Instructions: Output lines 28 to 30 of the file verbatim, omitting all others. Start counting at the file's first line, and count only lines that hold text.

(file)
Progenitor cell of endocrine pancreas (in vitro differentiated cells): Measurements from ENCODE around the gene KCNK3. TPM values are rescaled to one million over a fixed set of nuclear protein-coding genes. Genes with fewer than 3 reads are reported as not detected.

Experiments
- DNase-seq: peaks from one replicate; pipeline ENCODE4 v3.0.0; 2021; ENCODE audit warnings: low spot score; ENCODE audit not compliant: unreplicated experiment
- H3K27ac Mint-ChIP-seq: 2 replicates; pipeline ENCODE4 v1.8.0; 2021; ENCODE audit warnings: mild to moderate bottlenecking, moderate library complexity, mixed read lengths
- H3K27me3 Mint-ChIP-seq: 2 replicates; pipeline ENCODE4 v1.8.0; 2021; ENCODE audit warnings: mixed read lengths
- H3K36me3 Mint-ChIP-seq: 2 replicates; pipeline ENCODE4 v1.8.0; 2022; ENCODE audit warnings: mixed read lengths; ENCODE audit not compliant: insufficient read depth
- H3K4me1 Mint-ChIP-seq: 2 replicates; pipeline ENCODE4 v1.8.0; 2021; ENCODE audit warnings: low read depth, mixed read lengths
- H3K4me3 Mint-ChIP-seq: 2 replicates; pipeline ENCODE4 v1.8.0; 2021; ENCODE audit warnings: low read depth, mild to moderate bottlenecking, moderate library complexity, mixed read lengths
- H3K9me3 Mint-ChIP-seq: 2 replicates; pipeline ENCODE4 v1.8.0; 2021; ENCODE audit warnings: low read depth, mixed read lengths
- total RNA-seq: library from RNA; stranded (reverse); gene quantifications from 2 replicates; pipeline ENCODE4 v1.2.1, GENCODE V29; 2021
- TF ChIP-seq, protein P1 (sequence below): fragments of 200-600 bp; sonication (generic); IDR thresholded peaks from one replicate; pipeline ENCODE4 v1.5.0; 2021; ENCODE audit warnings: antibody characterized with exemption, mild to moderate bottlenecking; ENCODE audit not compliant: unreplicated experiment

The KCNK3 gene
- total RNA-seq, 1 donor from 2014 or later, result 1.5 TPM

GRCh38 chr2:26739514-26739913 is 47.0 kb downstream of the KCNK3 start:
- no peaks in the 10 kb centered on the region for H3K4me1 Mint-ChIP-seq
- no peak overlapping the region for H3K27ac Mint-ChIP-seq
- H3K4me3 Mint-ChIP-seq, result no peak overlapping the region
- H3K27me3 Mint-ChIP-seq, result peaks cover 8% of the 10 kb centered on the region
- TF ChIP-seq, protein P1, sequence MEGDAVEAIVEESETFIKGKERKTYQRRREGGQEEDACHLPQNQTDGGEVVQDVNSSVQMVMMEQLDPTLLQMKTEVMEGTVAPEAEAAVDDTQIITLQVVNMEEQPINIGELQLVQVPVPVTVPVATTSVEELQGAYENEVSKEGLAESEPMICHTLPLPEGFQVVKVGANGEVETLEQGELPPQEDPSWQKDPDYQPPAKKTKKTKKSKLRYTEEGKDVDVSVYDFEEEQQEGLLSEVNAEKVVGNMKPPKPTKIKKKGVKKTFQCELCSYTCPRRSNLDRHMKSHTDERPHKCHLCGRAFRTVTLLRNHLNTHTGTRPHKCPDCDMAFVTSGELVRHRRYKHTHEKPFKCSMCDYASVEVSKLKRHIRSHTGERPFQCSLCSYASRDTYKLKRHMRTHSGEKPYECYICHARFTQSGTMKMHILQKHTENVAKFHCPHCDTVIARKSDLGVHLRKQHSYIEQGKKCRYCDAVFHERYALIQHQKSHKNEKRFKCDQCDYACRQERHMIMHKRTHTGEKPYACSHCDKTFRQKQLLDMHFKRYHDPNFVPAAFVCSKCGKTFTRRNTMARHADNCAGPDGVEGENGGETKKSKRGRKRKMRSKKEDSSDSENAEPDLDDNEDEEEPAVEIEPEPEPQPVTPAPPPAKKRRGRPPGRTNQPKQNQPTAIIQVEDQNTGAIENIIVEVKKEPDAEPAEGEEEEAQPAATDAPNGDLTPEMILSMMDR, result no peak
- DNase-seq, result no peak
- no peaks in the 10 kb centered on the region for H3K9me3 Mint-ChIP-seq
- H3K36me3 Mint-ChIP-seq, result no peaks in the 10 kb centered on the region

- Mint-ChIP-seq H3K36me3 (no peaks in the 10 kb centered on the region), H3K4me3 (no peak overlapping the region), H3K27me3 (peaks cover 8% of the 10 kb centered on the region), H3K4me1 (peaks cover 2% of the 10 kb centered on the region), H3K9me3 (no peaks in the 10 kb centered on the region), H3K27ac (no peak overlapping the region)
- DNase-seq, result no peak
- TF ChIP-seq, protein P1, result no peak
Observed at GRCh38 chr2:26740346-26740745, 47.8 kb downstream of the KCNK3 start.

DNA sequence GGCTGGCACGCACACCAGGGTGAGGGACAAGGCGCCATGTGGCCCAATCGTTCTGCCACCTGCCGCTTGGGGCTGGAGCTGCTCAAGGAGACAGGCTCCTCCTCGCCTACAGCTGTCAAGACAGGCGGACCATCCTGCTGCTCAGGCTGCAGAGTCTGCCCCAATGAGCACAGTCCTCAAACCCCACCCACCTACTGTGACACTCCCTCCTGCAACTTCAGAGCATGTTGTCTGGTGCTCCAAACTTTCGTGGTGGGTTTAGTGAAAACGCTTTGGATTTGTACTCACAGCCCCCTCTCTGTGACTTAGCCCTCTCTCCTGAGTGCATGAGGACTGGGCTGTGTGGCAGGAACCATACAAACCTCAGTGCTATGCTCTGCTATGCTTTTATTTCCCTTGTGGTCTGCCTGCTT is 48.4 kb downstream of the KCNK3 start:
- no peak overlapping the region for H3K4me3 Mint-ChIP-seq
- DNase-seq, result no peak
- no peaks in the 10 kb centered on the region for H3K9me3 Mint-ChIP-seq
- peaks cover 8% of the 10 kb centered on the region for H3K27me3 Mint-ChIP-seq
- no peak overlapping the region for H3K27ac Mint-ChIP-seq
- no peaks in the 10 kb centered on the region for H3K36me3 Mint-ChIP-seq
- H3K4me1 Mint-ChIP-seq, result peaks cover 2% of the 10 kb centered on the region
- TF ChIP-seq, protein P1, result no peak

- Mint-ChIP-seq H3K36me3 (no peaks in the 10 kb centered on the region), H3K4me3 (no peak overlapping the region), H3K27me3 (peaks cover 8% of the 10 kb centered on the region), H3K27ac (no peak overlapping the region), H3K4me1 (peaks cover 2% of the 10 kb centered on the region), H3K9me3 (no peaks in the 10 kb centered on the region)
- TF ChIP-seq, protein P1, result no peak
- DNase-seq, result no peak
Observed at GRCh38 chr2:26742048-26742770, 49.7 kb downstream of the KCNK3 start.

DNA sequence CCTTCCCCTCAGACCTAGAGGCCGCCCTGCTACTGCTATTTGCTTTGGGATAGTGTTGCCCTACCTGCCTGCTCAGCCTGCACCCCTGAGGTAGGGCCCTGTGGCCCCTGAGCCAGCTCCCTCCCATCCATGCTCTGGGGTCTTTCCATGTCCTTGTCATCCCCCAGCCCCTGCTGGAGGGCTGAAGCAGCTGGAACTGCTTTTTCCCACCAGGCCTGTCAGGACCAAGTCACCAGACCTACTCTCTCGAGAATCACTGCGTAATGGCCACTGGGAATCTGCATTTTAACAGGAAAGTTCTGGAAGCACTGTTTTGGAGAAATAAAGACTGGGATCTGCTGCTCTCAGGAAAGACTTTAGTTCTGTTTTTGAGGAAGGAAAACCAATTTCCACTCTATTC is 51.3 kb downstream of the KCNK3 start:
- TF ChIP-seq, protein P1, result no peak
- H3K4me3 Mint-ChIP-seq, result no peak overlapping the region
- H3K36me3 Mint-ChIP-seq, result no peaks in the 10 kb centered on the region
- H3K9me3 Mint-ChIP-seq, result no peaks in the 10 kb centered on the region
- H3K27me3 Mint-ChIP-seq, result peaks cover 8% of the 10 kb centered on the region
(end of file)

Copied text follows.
- no peak overlapping the region for H3K4me3 Mint-ChIP-seq
- DNase-seq, result no peak
- no peaks in the 10 kb centered on the region for H3K9me3 Mint-ChIP-seq